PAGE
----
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+ - UK Declassifies 1992 UFO Files, 2 Sightings Legit?->

Submitted by geddes
geddes (533463) writes "Fox News, the BBC, CNN, AP and AFP are all reporting on UFO sightings in England that came to light when the UK declassified their UFO files from 1986-1992 this weekend. There are hundreds of sightings, most silly, but two or three have gotten attention from the press. The most interesting is the account of U.S. Pilot Milton Torres whose jet was scrambled by the RAF over the city of Norwich, England. He was ordered to launch his full compliment of 24 of his missiles at a UFO the size of an aircraft carrier. Just before he launched the missiles, the object disappeared from his radar. Later he reported that he was told that what he saw was "top secret" and that he was never to discuss it again. The complete set of files are available online, providing a treasure trove that could keep any basement conspiracy theorist happy for weeks."
Link to Original Source

Comment: Re:Facebook has already "jumped the shark" (Score 5, Insightful) 155

by geddes (#21117497) Attached to: Three Reasons Microsoft Paid So 'Little' For Facebook
I think you are wrong about that. Social networking sites have a huge amount of "stickyness" because of the network. In the end, the value of a social networking site to the user is the size of the network. Social Networks are tricky things, there is no way that me and all of my facebook friends will collectively decide that facebook isn't doing it anymore and we'll move to twitter. For example, I signed up for twitter cause the concept and feature set seemed cool, but I never went back after more than two times because I only had two friends on it. On the other hand, I think maybe one example of a social networking app falling is AOL Instant Messenger. AIM used to be the way everyone I knew IMed. around 1998 it exploded. However, in the past two years I have noticed that more and more of my friends are depending on GChat, and aren't signing on to IM anymore. About 25% of my friends now have abandoned AIM and moved onto GChat. I think the two reasons this happened are 1) the horribly bloated AIM software that is just unpleasent to use. 2) GChat sort of snuck in as an automatically activated feature of GMail and people started seeing their friends just showing up on their list. Remarkably though, AIM still, after 9 years, has three quarters of my IM contacts.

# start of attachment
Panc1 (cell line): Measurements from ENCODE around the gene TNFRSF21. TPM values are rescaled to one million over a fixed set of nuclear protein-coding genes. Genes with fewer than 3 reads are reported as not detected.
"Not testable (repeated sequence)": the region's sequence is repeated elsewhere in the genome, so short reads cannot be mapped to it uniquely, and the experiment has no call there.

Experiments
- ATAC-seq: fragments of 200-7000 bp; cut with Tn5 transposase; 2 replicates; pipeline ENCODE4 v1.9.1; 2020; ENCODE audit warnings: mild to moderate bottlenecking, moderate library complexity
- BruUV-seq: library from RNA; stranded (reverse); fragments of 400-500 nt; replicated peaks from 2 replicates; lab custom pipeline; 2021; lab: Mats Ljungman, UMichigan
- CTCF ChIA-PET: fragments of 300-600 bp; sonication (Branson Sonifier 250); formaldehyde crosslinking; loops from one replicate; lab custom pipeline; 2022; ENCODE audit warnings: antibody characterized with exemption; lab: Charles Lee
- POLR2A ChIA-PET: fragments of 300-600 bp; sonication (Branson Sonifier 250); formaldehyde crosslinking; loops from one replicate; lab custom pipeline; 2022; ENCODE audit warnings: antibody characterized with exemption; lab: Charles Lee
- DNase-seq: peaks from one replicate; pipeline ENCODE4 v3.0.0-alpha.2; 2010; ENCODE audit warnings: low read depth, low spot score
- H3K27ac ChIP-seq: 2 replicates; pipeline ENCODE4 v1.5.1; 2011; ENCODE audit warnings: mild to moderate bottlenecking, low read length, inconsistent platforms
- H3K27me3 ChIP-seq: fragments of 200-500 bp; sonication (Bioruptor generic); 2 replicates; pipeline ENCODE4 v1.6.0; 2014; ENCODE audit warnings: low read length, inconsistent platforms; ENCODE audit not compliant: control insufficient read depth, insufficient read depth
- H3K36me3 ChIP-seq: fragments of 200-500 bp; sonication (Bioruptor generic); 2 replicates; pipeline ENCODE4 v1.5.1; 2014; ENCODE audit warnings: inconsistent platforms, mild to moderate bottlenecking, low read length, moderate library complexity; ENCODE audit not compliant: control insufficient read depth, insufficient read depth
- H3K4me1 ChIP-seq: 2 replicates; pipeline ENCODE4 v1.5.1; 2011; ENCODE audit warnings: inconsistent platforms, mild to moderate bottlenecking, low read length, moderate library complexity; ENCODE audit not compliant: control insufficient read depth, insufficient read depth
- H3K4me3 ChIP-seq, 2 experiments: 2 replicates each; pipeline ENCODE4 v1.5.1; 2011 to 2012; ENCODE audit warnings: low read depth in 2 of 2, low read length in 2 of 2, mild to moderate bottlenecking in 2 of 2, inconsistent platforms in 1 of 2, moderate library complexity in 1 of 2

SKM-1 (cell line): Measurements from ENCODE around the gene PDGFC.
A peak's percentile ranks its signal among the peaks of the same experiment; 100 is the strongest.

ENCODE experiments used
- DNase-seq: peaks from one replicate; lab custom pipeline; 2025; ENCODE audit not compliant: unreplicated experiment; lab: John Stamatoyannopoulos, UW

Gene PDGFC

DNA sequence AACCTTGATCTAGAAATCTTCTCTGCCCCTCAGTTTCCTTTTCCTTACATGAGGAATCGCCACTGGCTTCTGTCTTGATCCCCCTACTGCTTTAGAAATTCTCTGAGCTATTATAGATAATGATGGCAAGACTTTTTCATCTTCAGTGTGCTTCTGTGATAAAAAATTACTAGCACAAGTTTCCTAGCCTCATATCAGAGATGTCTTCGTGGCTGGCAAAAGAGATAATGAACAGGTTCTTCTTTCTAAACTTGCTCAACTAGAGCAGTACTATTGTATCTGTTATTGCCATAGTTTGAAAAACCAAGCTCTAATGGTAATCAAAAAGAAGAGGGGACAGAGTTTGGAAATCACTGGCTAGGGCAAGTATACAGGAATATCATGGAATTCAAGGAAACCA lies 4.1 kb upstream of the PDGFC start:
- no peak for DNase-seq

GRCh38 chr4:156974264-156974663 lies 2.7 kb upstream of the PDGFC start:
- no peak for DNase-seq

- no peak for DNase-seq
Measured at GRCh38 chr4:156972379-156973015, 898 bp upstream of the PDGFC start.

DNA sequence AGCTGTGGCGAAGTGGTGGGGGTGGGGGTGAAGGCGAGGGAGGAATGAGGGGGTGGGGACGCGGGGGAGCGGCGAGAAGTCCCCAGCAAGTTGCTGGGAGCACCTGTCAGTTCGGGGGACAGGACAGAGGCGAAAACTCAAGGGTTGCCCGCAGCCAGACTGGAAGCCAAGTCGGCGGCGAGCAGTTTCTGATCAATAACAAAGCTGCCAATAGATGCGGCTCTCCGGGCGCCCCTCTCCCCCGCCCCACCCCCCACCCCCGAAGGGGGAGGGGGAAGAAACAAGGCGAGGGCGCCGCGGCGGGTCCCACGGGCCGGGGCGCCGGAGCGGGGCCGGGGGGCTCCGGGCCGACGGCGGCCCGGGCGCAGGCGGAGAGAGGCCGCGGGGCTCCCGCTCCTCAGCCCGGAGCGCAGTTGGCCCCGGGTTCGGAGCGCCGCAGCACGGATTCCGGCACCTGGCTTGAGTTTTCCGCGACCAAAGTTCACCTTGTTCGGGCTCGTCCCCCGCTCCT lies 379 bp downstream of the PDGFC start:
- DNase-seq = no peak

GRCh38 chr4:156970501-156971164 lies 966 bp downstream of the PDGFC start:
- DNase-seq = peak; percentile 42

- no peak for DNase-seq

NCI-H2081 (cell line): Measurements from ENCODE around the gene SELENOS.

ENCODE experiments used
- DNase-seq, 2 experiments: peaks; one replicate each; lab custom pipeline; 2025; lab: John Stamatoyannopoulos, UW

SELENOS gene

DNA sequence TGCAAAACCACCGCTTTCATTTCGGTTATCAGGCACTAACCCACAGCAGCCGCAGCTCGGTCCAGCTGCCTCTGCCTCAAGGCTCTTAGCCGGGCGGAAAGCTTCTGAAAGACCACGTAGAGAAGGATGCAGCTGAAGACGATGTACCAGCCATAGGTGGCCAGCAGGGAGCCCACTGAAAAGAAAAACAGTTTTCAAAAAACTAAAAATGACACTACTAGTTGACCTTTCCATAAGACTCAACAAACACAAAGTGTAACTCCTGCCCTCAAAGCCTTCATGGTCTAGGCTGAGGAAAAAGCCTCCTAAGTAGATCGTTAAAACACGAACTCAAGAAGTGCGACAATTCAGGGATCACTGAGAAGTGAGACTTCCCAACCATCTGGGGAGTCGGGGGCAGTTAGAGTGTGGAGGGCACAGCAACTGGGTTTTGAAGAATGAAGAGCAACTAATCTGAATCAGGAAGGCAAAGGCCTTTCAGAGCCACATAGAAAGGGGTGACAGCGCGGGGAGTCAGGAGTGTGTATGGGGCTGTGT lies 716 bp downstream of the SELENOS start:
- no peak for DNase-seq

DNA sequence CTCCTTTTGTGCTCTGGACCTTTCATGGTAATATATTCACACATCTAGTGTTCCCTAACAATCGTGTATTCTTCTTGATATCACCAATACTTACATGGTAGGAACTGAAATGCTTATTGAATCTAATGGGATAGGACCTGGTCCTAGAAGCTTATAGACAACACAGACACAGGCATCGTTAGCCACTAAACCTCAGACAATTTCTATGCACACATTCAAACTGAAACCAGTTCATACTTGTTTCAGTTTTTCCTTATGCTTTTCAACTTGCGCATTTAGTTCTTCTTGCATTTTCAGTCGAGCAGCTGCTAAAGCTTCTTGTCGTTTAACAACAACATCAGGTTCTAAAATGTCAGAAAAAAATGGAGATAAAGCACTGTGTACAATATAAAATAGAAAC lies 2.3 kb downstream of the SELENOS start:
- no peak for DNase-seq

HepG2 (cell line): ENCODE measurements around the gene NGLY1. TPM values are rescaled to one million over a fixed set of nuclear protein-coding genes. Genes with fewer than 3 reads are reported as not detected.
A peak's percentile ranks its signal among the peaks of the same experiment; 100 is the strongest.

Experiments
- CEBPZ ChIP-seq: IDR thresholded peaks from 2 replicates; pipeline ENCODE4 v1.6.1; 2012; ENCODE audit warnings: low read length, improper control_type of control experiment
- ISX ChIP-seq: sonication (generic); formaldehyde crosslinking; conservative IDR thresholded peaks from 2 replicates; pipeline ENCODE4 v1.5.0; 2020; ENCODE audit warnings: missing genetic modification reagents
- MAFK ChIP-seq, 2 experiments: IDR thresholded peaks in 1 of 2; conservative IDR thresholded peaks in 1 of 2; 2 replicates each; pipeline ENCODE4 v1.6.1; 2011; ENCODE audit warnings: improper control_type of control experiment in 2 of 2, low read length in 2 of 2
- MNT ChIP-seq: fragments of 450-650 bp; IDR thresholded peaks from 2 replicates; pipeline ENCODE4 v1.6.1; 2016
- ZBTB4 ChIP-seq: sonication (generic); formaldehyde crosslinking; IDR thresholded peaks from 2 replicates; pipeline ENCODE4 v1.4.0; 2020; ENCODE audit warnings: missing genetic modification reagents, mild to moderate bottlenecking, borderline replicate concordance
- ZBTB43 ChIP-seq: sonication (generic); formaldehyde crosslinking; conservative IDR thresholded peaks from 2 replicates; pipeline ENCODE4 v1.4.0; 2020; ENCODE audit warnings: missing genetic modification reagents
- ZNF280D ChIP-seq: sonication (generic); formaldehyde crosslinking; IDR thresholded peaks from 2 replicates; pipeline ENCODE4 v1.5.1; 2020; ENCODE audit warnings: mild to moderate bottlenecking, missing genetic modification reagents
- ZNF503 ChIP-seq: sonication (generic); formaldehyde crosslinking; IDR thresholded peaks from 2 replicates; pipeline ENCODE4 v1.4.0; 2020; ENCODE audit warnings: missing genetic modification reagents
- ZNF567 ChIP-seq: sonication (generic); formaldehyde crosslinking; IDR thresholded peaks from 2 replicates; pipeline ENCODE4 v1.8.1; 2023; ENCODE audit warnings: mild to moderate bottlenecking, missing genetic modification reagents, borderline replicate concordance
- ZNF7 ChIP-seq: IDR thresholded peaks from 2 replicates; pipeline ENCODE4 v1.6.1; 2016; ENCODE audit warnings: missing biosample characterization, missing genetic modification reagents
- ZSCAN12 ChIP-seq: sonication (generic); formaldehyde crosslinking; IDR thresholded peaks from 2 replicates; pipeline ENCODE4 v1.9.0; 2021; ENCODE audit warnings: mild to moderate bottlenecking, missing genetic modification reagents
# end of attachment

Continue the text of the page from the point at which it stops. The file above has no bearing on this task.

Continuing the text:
Space

+ - The sky is falling! Meteor shower peaks Sunday eve->

Submitted by
The Bad Astronomer
The Bad Astronomer writes "Well, it may be death to my server to submit two articles at once, but I was shocked to see nothing on /. about the Perseid meteor shower, which peaks Sunday night. I have some simple advice on how to watch it, for those of you who can actually venture away from the computer and get outside. No tech, no gadgets, just you and the sky, and little bits of rock and ice impacting our atmosphere at 60 kps."
Link to Original Source
Space

Rare Meteor Event to Inform on Dangerous Comets 64

Posted by ScuttleMonkey
from the lucifer's-nails-before-his-hammer dept.